April 27, 2010 – A popular statin gained a new indication today in the European Union for prevention of major cardiovascular events in patients who are at high risk of having a first cardiovascular event.
This new indication for Crestor (rosuvastatin) is based on subgroup data from the landmark JUPITER study, which evaluated the impact of rosuvastatin 20 mg on reducing major cardiovascular events in a previously unstudied population. A post-hoc analysis of this subgroup data showed a significant reduction in the combined endpoint of heart attacks, strokes and cardiovascular deaths amongst the high-risk patients within JUPITER.
This new indication allows rosuvastatin to be prescribed to patients to prevent cardiovascular events, including heart attacks and strokes. Clinical studies have previously shown rosuvastatin was effective at lowering low-density lipoprotein cholesterol (LDL-C), had a significant effect on raising high-density lipoprotein cholesterol (HDL-C) and slowed the progression of atherosclerosis.
In JUPITER, rosuvastatin 20 mg was well tolerated in nearly 9,000 patients. There was no difference between treatment groups for major adverse events. There was a small increase in physician reported diabetes, which is in line with data from other large placebo controlled statin trials.
High-risk patients were defined in the study as having a Framingham risk score more than 20 percent
The JUPITER Trial
JUPITER was a long-term, randomized, double-blind, placebo-controlled, large-scale study of 17,802 patients designed to determine if rosuvastatin 20 mg decreased the risk of heart attack, stroke and other cardiovascular events in patients with low to normal LDL-C but at increased cardiovascular risk as identified by age and elevated high-sensitivity C-reactive protein (hsCRP). The majority of patients had at least one other risk factor including hypertension, low HDL-C, family history of premature coronary heart disease (CHD) or smoking. hsCRP is a recognized marker of inflammation, which is associated with an increased risk of atherosclerotic cardiovascular events. JUPITER was stopped early by the Data Safety Monitoring Board due to meeting predefined stopping rules for efficacy in patients treated with Crestor. There was a small increase in physician reported diabetes (2.8 percent in patients taking Crestor vs. 2.3 percent in patients taking placebo) observed in the JUPITER trial.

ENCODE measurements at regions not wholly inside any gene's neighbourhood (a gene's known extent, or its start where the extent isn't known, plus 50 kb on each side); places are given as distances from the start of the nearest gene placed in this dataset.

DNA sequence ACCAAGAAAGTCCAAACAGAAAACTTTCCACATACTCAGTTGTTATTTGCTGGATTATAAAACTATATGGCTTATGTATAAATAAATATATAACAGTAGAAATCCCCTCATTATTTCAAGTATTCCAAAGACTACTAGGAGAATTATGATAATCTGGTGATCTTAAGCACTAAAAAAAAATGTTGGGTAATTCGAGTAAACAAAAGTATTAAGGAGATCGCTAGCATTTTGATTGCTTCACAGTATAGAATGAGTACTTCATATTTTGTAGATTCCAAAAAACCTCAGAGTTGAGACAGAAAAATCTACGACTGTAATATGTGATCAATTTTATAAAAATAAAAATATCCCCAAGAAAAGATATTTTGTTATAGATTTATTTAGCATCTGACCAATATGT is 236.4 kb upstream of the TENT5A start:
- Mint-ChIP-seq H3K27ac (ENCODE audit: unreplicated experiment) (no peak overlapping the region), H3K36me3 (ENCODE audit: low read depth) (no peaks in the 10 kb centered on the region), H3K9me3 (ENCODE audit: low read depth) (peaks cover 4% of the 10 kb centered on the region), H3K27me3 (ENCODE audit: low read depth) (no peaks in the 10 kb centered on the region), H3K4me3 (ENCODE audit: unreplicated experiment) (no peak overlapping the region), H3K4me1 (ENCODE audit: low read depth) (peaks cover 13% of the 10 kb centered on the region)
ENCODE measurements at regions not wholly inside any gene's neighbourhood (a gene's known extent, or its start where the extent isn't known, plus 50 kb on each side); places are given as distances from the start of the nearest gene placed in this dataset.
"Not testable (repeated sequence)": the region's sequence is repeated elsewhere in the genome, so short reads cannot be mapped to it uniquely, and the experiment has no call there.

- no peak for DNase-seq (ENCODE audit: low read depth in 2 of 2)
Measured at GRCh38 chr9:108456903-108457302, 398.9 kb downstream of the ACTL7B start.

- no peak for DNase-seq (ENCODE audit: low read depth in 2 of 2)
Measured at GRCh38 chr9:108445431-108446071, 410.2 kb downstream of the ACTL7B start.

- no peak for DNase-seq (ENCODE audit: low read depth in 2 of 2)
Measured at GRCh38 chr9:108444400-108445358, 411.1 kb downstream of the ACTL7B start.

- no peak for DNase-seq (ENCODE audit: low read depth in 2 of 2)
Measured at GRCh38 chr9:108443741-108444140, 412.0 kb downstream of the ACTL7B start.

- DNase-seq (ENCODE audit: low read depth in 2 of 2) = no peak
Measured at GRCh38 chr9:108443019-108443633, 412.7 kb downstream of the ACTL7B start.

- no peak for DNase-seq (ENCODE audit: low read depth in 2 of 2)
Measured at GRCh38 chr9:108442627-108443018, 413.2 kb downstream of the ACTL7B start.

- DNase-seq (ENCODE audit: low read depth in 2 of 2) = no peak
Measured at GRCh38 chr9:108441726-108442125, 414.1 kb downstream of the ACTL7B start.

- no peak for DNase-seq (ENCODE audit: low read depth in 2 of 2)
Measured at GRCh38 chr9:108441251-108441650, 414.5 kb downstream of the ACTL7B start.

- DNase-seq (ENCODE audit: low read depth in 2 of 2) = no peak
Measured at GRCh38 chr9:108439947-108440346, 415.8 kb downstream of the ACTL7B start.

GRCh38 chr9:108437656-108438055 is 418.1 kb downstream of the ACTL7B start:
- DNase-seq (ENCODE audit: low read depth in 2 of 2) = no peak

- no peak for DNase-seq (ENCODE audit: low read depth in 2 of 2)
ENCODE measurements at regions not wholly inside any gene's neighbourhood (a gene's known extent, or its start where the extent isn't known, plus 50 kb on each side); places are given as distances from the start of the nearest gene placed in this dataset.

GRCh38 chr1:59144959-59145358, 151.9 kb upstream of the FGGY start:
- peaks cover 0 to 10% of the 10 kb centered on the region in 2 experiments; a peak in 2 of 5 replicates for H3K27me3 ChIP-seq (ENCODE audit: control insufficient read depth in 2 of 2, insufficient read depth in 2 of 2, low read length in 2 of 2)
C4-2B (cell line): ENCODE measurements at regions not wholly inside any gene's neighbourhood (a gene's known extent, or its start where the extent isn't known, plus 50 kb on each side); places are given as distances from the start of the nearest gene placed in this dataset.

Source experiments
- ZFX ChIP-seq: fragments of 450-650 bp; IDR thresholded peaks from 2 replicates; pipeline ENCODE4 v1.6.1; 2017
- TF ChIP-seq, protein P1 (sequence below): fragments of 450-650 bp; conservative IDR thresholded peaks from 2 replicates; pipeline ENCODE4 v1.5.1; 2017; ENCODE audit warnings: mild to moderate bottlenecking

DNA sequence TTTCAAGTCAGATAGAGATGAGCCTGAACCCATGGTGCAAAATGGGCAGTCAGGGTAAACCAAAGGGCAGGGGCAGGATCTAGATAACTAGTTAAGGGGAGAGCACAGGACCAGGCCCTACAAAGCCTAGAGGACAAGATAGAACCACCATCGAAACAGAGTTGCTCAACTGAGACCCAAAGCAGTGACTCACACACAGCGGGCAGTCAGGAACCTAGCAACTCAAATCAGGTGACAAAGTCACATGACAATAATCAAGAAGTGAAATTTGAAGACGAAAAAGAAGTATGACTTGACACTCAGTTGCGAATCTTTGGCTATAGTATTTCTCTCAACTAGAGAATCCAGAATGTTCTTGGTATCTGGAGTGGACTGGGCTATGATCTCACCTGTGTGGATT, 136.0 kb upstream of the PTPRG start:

JUPITER is a part of AstraZeneca's extensive GALAXY clinical trials program, designed to address unanswered questions in statin research. Currently, more than 65,000 patients have been recruited from 55 countries worldwide to participate in GALAXY.
Crestor has received regulatory approval in more than 100 countries, and 19 million patients have been prescribed the drug worldwide. Data from clinical trials and real world use shows that the safety profile for Crestor is in line with other marketed statins.
For more information: www.astrazeneca.com